Axios Generate

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March 27, 2020

Welcome back. Today's Smart Brevity count: 1,370 words, 5 minutes.

Situational awareness: "A new OPEC+ deal to balance oil markets might be possible if other countries join in, Kirill Dmitriev, head of Russia’s sovereign wealth fund said, adding that countries should also cooperate to cushion the economic fallout from coronavirus," Reuters reports from Moscow this morning.

🎵Let's just begin the edition with this beautifully written Greg Brown song...

1 big thing: Imagining a new normal after coronavirus

 Illustration of a hand pouring oil into a void.
Illustration: Aïda Amer/Axios

One thing to watch once this tragic crisis passes is what forms of enforced behavior stick around by choice after lockdowns end — and what it means for energy use.

Where it stands: Global oil demand has collapsed as lots of air and vehicle travel has stopped, and billions of people worldwide are cutting back or halting their movements.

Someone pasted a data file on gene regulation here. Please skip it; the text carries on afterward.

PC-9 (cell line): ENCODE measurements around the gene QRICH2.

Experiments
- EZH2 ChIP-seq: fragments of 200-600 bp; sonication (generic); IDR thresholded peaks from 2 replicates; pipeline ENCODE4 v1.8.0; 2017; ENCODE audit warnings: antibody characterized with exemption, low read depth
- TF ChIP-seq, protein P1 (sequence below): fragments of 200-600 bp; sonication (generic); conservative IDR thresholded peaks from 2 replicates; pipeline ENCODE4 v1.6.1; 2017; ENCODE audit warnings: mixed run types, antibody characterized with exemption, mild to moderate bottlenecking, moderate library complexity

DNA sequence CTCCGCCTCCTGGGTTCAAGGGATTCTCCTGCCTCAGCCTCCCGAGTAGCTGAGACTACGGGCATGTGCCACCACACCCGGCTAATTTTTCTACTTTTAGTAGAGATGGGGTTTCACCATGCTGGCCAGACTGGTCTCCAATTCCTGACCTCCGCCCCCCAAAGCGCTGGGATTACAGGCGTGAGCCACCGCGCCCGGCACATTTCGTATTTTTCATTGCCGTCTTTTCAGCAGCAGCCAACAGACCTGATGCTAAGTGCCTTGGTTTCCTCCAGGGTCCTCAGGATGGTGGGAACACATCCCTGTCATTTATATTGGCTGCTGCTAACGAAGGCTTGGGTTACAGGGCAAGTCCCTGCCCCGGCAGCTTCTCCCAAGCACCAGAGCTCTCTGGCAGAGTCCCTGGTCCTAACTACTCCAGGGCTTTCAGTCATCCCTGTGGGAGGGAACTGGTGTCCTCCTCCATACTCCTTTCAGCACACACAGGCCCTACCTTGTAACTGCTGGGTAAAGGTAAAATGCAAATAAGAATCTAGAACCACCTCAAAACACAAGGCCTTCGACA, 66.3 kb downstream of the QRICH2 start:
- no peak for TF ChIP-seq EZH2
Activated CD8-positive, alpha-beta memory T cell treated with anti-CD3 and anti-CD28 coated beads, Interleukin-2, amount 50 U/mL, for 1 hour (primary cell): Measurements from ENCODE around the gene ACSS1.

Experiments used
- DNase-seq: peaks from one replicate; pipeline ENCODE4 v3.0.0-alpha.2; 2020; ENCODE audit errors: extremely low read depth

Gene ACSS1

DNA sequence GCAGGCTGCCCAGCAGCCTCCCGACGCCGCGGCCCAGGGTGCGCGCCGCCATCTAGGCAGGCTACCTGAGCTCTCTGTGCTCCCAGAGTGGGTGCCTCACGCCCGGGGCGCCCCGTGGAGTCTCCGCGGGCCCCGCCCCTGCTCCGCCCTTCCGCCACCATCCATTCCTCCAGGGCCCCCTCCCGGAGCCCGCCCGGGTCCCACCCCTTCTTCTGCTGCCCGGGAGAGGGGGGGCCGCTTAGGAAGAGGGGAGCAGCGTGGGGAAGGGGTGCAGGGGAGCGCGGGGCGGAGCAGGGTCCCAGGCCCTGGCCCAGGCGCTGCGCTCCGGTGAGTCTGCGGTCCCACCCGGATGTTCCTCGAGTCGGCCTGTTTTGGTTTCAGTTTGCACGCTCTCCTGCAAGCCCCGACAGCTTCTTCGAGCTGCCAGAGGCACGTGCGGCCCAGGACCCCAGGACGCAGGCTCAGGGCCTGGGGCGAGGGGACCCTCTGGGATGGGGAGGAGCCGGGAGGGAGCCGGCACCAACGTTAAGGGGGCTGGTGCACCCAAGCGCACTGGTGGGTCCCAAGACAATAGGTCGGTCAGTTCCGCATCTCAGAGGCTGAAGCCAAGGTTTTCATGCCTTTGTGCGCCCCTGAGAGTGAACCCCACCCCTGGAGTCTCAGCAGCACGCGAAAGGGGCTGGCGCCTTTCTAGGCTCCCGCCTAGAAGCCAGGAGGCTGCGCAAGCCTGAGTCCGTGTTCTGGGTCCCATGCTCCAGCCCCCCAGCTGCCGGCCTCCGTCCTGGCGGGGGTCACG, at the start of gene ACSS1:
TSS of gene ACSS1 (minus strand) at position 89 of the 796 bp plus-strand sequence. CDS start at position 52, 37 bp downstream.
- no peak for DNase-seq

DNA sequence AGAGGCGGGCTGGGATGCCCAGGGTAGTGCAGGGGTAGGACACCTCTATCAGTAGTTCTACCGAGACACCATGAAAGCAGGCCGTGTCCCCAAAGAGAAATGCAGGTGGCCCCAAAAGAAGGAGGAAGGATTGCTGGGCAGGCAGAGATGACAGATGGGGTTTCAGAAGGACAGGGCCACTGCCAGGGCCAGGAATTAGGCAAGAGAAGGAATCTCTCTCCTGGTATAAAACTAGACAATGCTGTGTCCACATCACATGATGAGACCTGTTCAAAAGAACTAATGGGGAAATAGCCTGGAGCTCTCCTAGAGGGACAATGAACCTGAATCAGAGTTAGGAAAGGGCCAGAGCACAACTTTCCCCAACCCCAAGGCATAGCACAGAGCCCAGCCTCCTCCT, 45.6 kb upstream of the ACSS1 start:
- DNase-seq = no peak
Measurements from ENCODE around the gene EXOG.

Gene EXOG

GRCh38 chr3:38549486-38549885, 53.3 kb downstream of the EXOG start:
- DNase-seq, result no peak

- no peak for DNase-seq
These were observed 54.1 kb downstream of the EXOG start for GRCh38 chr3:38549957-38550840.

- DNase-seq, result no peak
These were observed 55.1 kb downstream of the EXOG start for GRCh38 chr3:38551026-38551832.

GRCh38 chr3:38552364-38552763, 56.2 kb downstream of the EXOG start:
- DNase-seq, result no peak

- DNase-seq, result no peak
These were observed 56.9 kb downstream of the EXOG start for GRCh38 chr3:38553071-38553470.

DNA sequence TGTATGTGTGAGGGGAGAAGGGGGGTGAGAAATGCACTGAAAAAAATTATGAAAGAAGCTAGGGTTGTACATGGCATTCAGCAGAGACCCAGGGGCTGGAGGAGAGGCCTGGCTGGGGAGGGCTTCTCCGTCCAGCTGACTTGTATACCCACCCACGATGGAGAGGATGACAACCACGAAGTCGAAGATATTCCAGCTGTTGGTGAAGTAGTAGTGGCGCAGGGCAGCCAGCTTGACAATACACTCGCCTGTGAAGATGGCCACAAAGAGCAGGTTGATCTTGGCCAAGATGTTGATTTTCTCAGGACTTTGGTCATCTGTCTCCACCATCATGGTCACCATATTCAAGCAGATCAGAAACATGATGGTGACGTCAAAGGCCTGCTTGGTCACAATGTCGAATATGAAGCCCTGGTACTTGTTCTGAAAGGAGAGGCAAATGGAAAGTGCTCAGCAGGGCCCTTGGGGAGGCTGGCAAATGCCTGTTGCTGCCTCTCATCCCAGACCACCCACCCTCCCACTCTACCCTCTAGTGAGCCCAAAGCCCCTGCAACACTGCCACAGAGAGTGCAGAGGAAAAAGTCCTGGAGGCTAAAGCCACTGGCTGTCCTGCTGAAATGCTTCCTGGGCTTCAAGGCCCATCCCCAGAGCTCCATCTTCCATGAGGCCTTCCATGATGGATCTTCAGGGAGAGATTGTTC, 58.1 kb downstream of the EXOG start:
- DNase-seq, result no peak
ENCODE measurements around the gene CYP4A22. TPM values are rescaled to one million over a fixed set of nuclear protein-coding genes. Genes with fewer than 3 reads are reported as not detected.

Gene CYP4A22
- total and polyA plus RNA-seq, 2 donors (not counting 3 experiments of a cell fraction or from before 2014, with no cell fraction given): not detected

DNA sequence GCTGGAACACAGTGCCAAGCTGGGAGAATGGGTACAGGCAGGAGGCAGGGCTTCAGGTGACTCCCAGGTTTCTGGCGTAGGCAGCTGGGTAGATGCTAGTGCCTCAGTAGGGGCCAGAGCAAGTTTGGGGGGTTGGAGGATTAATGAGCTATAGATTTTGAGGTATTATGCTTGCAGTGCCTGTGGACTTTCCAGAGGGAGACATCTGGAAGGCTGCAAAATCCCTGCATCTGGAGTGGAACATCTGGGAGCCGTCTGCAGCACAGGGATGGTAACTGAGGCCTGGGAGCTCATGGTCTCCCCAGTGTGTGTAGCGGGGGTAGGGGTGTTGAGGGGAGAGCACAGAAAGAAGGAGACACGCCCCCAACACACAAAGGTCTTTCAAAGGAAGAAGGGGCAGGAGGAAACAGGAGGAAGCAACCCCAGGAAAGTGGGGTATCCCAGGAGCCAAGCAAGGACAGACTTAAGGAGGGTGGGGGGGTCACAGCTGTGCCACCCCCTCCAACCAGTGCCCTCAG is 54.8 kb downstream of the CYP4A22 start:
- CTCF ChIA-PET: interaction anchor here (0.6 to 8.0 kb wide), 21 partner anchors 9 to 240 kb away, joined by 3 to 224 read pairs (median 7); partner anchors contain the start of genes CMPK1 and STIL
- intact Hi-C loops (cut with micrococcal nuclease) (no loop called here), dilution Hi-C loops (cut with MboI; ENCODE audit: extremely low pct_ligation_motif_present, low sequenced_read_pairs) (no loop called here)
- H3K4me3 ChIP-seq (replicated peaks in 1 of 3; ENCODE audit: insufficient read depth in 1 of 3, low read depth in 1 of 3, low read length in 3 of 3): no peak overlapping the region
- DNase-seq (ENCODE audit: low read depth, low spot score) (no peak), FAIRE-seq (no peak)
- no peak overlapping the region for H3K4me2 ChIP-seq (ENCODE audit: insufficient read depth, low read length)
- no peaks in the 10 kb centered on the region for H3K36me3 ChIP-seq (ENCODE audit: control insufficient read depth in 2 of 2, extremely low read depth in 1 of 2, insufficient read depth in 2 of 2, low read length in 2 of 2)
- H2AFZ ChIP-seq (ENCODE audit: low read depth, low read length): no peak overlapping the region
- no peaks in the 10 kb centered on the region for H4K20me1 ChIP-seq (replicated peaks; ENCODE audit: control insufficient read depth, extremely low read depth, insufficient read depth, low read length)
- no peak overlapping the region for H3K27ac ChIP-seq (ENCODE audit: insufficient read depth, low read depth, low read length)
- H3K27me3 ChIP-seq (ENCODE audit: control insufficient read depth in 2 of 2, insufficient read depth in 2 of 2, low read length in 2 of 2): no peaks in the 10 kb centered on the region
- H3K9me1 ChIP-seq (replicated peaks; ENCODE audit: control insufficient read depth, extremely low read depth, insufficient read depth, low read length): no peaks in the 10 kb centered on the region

• It's not so clear that everyone's life will simply snap back into its old form — especially people lucky enough to have jobs that enable working from home.
  • And the changes go beyond just having your cats as officemates, especially as technology around remote interactions evolves.

Energy analyst Michael Liebreich posted a wide-ranging analysis yesterday on the energy dimensions of the crisis.

  • One of his points: "Many of the new forms of behavior we adopt through necessity are going to prove sticky — and given that most of them involve staying at home or staying local, they are going to act as powerful long-term brakes on emission growth."
  • His piece in BloombergNEF explores ways that work, business travel, remote health care, schooling, urban infrastructure and more could be reshaped.

Climate expert Michael Gerrard, director of Columbia University's Sabin Center for Climate Change Law, mentions a similar point in this thorough blog post from the university's Earth Institute, saying we're “learning more about how much face-to-face interaction is and is not essential."

  • “We’re all struggling to communicate virtually, and we’ll learn a lot more about the contexts in which travel can be avoided without great loss from face-to-face interaction," Gerrard said.
  • "This could ultimately help us deal with climate change because we will see what chunk of [our interactions] can be reduced by electronic communication."

But, but, but: Let me clear the decks here. No sane people — and certainly not the two men quoted above — are welcoming the COVID-19 pandemic or calling it anything other than a tragedy.